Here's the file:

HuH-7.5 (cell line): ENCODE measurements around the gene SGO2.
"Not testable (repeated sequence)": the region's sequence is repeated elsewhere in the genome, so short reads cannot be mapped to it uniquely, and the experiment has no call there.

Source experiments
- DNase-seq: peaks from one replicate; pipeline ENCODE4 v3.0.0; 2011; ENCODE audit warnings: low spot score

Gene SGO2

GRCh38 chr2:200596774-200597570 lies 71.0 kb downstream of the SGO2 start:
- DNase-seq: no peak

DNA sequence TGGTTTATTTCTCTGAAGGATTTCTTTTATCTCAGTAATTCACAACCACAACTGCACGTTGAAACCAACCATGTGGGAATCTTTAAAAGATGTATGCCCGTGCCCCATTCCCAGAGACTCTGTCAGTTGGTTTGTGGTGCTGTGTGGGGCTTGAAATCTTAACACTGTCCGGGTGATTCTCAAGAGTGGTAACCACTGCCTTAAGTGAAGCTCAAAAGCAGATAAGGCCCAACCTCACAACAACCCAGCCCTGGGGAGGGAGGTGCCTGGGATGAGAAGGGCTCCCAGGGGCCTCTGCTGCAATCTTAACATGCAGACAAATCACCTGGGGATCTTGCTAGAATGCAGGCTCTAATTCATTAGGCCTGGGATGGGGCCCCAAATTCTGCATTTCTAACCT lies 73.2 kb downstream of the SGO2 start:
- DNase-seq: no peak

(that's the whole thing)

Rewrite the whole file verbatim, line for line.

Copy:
HuH-7.5 (cell line): ENCODE measurements around the gene SGO2.
"Not testable (repeated sequence)": the region's sequence is repeated elsewhere in the genome, so short reads cannot be mapped to it uniquely, and the experiment has no call there.

Source experiments
- DNase-seq: peaks from one replicate; pipeline ENCODE4 v3.0.0; 2011; ENCODE audit warnings: low spot score

Gene SGO2

GRCh38 chr2:200596774-200597570 lies 71.0 kb downstream of the SGO2 start:
- DNase-seq: no peak

DNA sequence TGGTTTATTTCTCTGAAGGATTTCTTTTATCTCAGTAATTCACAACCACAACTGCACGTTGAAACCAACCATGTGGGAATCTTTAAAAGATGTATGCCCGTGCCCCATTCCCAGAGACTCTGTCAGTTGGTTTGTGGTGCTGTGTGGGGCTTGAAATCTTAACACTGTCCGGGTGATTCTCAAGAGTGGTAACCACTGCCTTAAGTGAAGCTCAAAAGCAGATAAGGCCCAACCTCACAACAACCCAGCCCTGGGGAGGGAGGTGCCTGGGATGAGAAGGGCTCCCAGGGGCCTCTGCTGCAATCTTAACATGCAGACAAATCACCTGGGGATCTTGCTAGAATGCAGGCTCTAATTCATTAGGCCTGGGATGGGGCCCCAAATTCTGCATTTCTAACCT lies 73.2 kb downstream of the SGO2 start:
- DNase-seq: no peak